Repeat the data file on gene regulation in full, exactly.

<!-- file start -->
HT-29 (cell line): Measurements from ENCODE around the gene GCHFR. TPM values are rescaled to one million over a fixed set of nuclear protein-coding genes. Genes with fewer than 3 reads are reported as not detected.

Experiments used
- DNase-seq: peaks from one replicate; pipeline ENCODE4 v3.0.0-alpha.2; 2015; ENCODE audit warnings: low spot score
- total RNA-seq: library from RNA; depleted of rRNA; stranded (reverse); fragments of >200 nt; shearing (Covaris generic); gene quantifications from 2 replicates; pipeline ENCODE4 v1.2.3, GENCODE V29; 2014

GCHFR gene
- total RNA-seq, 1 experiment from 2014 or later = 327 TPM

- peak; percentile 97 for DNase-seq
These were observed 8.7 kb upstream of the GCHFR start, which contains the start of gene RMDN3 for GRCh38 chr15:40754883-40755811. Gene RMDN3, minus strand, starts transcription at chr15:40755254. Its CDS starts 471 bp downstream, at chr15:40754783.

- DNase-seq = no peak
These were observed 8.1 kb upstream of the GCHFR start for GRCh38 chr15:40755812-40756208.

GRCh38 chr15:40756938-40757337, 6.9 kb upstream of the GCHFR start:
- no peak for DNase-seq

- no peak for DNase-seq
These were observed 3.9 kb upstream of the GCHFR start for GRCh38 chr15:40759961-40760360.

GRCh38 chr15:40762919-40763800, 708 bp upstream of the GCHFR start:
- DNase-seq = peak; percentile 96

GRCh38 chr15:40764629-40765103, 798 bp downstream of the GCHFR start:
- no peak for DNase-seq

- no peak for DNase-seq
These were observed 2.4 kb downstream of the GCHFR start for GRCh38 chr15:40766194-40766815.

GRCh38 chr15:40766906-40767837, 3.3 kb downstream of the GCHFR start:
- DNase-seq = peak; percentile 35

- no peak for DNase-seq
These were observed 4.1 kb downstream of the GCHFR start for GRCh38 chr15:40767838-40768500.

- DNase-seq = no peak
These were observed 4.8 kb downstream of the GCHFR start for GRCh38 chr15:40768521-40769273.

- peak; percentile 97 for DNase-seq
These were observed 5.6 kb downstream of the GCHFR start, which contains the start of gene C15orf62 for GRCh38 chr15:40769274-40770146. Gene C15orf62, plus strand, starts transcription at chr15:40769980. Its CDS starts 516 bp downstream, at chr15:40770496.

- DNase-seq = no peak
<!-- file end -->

HT-29 (cell line): Measurements from ENCODE around the gene GCHFR. TPM values are rescaled to one million over a fixed set of nuclear protein-coding genes. Genes with fewer than 3 reads are reported as not detected.

Experiments used
- DNase-seq: peaks from one replicate; pipeline ENCODE4 v3.0.0-alpha.2; 2015; ENCODE audit warnings: low spot score
- total RNA-seq: library from RNA; depleted of rRNA; stranded (reverse); fragments of >200 nt; shearing (Covaris generic); gene quantifications from 2 replicates; pipeline ENCODE4 v1.2.3, GENCODE V29; 2014

GCHFR gene
- total RNA-seq, 1 experiment from 2014 or later = 327 TPM

- peak; percentile 97 for DNase-seq
These were observed 8.7 kb upstream of the GCHFR start, which contains the start of gene RMDN3 for GRCh38 chr15:40754883-40755811. Gene RMDN3, minus strand, starts transcription at chr15:40755254. Its CDS starts 471 bp downstream, at chr15:40754783.

- DNase-seq = no peak
These were observed 8.1 kb upstream of the GCHFR start for GRCh38 chr15:40755812-40756208.

GRCh38 chr15:40756938-40757337, 6.9 kb upstream of the GCHFR start:
- no peak for DNase-seq

- no peak for DNase-seq
These were observed 3.9 kb upstream of the GCHFR start for GRCh38 chr15:40759961-40760360.

GRCh38 chr15:40762919-40763800, 708 bp upstream of the GCHFR start:
- DNase-seq = peak; percentile 96

GRCh38 chr15:40764629-40765103, 798 bp downstream of the GCHFR start:
- no peak for DNase-seq

- no peak for DNase-seq
These were observed 2.4 kb downstream of the GCHFR start for GRCh38 chr15:40766194-40766815.

GRCh38 chr15:40766906-40767837, 3.3 kb downstream of the GCHFR start:
- DNase-seq = peak; percentile 35

- no peak for DNase-seq
These were observed 4.1 kb downstream of the GCHFR start for GRCh38 chr15:40767838-40768500.

- DNase-seq = no peak
These were observed 4.8 kb downstream of the GCHFR start for GRCh38 chr15:40768521-40769273.

- peak; percentile 97 for DNase-seq
These were observed 5.6 kb downstream of the GCHFR start, which contains the start of gene C15orf62 for GRCh38 chr15:40769274-40770146. Gene C15orf62, plus strand, starts transcription at chr15:40769980. Its CDS starts 516 bp downstream, at chr15:40770496.

- DNase-seq = no peak